By Cheryl Anderson
DTN Staff Reporter
DAVENPORT, Neb. (DTN) -- Dairy producers will have a new method of protecting their profit margins when an insurance program created by the 2014 farm bill begins on Sept. 1.
The new dairy margin protection insurance, the Dairy Producer Margin Protection Program, will replace the Milk Income Loss Contract program. It was announced with the passage of the new farm bill, according to Joe Horner, University of Missouri Extension economist.
The difference between the two programs is the new margin protection program will be more based on insurance than on direct payments from the government, Horner told DTN. "The producer will make a decision on how much of their profit margin they want to insure, and the payments will be based on actual feed and milk prices."
Producers will make a decision once a year, selecting coverage between $4 and $8 per hundredweight, based on what they think their feed costs will be in the coming year and how much they are willing to pay for insurance. Premiums range from no cost for the $4 per cwt. level to $0.475 for the $8 per cwt. level.
"Producers can choose the $4 per cwt. premium, which is free but has a low probability of paying off. Or they can pay the fee for the $8 per cwt. premium, which has a 50% chance of paying off," Horner said. "Based on feedback, most producers will probably make a decision somewhere between $6 and $7.50 per hundredweight."
Although enrollment is purely voluntary, Horner said he sees no reason for dairy producers to not participate in at least the free program, particularly for those producing about 4 million pounds of milk or less (roughly what a 200-head dairy would produce), since the insurance is heavily subsidized. Even larger producers will still find some degree of subsidy and a way to manage milk price risk.
The maximum amount of milk that can be insured is 24 million pounds per crop year. The program does not insure against dairy cattle death loss, unexpected decreases in milk production or unexpected increases in feed use.
"Unless you are philosophically opposed to government programs, there is no reason to not participate at least at the free level, which gives some degree of protection" Horner said. "It's the cheapest way to package a risk-management solution."
The Dairy Producer Margin Protection program will use the Chicago Mercantile Exchange Group futures prices for corn, soybean meal and class III milk. The indemnity at the end of the 11-month insurance period will be the difference, if positive, between the expected gross margin and the actual gross margin. USDA will recalculate the margin every month based on prices of corn, soybean meal and alfalfa hay. Producers will receive a check if the margin drops below the insured level for two months.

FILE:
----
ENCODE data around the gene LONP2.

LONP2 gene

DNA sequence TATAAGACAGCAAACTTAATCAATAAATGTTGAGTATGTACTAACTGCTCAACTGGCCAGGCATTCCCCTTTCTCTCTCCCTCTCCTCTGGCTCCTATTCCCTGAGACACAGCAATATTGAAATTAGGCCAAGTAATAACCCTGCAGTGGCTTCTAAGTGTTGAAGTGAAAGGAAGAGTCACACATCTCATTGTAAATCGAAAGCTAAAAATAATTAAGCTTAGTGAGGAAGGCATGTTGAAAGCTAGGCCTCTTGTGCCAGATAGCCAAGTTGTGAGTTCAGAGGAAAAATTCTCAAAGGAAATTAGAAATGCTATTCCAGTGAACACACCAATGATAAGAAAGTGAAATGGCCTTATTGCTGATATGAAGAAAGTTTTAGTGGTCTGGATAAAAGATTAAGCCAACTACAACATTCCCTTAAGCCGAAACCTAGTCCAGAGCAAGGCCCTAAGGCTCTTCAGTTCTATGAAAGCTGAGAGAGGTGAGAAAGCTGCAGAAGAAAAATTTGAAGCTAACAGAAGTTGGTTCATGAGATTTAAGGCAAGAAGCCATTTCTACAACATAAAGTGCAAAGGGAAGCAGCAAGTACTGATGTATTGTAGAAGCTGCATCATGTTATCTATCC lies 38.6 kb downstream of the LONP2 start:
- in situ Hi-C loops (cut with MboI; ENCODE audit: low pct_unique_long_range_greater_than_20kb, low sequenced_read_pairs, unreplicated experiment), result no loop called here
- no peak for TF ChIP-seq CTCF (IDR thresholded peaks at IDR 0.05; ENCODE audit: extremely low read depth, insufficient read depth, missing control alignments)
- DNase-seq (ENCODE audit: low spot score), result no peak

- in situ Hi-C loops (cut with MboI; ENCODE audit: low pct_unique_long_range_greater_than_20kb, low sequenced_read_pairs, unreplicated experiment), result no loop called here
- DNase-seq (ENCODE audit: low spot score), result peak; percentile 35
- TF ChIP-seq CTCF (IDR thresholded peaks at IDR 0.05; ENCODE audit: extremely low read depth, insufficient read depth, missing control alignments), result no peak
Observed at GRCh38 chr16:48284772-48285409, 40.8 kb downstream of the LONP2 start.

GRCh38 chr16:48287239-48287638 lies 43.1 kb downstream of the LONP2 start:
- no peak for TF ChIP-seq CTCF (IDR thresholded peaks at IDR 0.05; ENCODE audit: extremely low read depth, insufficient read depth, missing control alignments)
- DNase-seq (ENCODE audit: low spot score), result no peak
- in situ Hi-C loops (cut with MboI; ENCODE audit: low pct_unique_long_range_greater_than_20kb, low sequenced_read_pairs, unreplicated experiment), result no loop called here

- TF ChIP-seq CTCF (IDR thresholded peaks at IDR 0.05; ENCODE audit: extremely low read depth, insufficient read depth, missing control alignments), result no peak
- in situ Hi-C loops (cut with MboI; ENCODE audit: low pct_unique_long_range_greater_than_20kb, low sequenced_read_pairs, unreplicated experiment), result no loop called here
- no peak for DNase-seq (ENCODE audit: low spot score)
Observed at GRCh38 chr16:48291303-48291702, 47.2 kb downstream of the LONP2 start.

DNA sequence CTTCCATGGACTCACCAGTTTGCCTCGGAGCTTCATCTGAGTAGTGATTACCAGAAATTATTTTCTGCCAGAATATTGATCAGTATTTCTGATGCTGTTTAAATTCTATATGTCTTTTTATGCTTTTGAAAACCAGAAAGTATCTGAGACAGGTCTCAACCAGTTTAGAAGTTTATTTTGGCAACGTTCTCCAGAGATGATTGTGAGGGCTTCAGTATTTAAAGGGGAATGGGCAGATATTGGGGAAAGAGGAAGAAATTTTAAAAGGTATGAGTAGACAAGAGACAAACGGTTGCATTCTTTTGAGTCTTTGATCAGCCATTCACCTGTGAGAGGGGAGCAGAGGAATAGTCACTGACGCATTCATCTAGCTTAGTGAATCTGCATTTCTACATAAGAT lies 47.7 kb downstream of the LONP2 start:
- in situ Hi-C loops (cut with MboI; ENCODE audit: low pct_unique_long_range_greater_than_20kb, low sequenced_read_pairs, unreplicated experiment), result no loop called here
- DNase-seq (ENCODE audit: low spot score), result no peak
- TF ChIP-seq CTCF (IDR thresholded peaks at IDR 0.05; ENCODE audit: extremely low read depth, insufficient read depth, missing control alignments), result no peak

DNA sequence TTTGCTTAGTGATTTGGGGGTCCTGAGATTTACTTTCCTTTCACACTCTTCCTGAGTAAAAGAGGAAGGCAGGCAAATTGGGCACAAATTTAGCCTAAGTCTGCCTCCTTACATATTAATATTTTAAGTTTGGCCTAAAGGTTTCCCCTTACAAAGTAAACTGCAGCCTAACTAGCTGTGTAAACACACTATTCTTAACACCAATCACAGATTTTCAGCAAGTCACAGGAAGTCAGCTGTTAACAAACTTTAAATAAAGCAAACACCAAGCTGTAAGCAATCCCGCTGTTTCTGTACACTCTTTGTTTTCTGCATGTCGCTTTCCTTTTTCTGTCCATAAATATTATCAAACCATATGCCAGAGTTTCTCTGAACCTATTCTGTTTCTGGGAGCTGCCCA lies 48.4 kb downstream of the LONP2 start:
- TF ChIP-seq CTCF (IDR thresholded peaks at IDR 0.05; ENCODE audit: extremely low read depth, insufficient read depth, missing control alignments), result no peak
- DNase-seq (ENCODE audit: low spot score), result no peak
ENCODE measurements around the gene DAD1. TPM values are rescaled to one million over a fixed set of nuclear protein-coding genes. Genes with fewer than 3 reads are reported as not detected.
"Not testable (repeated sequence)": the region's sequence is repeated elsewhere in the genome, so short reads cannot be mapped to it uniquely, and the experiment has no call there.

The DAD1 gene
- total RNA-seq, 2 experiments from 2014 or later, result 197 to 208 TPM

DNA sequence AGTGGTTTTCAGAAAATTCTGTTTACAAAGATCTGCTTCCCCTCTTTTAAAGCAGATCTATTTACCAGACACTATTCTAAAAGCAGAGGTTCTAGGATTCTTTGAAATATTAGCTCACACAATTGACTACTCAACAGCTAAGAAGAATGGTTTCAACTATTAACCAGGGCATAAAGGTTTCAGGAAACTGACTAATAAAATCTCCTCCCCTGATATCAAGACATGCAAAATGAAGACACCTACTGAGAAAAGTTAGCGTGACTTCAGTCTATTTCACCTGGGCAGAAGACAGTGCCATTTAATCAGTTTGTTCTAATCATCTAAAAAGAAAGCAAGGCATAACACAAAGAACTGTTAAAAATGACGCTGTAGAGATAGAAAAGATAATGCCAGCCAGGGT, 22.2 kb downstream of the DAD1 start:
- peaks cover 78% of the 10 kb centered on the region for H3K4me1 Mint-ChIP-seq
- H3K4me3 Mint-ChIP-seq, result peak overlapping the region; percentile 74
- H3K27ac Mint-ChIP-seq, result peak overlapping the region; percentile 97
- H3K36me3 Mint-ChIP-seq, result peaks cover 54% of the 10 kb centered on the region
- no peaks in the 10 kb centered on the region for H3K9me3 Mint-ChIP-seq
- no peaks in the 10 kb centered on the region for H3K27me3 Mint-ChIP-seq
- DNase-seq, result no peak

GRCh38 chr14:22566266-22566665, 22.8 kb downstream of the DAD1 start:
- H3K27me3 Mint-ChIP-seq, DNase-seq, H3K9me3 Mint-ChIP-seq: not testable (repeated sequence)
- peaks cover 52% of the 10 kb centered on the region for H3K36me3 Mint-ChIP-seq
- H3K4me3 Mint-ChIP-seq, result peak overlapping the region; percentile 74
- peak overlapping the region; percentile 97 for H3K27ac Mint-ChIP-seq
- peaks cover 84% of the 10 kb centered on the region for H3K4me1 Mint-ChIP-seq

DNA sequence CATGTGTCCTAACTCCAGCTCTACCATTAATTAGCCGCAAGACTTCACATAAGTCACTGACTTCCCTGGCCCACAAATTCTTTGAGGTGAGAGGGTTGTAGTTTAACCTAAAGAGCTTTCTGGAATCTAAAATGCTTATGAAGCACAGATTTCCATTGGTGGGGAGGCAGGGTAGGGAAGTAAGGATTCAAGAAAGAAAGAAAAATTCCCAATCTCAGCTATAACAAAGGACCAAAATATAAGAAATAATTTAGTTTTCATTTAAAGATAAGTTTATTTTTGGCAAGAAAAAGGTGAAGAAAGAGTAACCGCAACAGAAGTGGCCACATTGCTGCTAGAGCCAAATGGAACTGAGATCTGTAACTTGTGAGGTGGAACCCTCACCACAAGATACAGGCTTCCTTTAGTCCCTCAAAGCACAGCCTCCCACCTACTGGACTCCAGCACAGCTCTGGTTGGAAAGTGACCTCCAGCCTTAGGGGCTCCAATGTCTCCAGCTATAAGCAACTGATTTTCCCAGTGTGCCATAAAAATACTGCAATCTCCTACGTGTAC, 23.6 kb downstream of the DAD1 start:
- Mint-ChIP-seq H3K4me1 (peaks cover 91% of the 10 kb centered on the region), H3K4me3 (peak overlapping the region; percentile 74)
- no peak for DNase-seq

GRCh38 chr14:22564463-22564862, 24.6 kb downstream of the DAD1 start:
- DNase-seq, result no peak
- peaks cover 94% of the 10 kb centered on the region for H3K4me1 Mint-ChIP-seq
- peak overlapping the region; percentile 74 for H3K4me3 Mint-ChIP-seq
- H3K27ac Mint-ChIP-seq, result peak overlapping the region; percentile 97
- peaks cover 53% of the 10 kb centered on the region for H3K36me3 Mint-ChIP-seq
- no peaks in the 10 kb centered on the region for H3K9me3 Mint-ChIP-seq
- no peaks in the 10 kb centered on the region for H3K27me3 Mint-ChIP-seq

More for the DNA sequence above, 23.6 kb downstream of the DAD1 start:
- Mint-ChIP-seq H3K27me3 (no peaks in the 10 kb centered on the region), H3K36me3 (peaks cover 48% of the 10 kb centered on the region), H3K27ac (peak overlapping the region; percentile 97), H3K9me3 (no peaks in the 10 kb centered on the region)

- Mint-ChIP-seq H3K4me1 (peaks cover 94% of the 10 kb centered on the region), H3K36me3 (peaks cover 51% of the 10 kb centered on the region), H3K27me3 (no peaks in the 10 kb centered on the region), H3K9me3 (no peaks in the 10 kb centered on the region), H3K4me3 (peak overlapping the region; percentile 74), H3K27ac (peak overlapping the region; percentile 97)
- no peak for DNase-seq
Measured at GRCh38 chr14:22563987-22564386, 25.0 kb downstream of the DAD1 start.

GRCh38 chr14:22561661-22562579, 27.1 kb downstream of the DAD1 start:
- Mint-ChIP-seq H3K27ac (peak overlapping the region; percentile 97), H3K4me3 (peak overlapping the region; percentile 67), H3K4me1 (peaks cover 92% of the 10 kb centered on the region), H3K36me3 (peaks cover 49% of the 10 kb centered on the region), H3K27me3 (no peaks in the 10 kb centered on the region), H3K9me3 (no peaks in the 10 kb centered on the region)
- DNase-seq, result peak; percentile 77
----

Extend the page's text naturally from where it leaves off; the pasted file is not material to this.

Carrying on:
The program is open to anyone who owns dairy cattle in contiguous U.S. Sign-ups will be at local USDA Farm Service Agency offices beginning in late summer. There will be a $100 annual administrative fee to participate in the program, even for those choosing the free insurance.
FSA is not ready yet to take enrollment; however, the MILC program will continue until the Dairy Producer Margin Protection program arrives, which will be Sept. 1 at the latest.
Horner said it takes a bit of homework to calculate how much margin to insure. Enrolling is not difficult, Horner said, adding there is just a learning period to become familiar with it, as with any new program.
"Most producers will find it a little intimidating because it is new," he said. But once they go through it, they will find it relatively straightforward, just like any other insurance product.
Producers need to track their own feed-cost margins to see how they match up with national feed cost production, he said.
To help with that task, MU Extension has developed a guide for producers to track their cost of feed production titled "How to Compute Your Cost of Producing Milk." Anyone can download the guide at no cost.
The tool can be downloaded at: http://extension.missouri.edu/….
Cheryl Anderson can be reached at firstname.lastname@example.org.
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